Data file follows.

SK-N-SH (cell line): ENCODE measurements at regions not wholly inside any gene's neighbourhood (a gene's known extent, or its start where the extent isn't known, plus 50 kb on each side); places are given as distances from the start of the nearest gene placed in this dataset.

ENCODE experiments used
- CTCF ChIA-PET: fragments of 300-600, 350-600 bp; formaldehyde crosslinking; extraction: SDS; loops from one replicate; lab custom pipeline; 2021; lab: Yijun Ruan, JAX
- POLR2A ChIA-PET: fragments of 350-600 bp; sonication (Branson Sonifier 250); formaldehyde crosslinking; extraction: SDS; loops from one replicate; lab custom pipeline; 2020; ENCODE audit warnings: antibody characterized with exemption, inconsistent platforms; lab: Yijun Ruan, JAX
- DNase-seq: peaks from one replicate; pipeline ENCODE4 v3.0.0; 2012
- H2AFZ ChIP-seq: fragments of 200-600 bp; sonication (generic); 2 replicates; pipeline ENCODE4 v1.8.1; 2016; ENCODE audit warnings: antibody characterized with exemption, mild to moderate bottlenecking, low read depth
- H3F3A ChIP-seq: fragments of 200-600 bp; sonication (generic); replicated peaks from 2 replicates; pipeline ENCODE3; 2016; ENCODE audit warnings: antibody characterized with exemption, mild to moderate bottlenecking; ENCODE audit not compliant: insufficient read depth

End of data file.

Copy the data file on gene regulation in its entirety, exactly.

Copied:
SK-N-SH (cell line): ENCODE measurements at regions not wholly inside any gene's neighbourhood (a gene's known extent, or its start where the extent isn't known, plus 50 kb on each side); places are given as distances from the start of the nearest gene placed in this dataset.

ENCODE experiments used
- CTCF ChIA-PET: fragments of 300-600, 350-600 bp; formaldehyde crosslinking; extraction: SDS; loops from one replicate; lab custom pipeline; 2021; lab: Yijun Ruan, JAX
- POLR2A ChIA-PET: fragments of 350-600 bp; sonication (Branson Sonifier 250); formaldehyde crosslinking; extraction: SDS; loops from one replicate; lab custom pipeline; 2020; ENCODE audit warnings: antibody characterized with exemption, inconsistent platforms; lab: Yijun Ruan, JAX
- DNase-seq: peaks from one replicate; pipeline ENCODE4 v3.0.0; 2012
- H2AFZ ChIP-seq: fragments of 200-600 bp; sonication (generic); 2 replicates; pipeline ENCODE4 v1.8.1; 2016; ENCODE audit warnings: antibody characterized with exemption, mild to moderate bottlenecking, low read depth
- H3F3A ChIP-seq: fragments of 200-600 bp; sonication (generic); replicated peaks from 2 replicates; pipeline ENCODE3; 2016; ENCODE audit warnings: antibody characterized with exemption, mild to moderate bottlenecking; ENCODE audit not compliant: insufficient read depth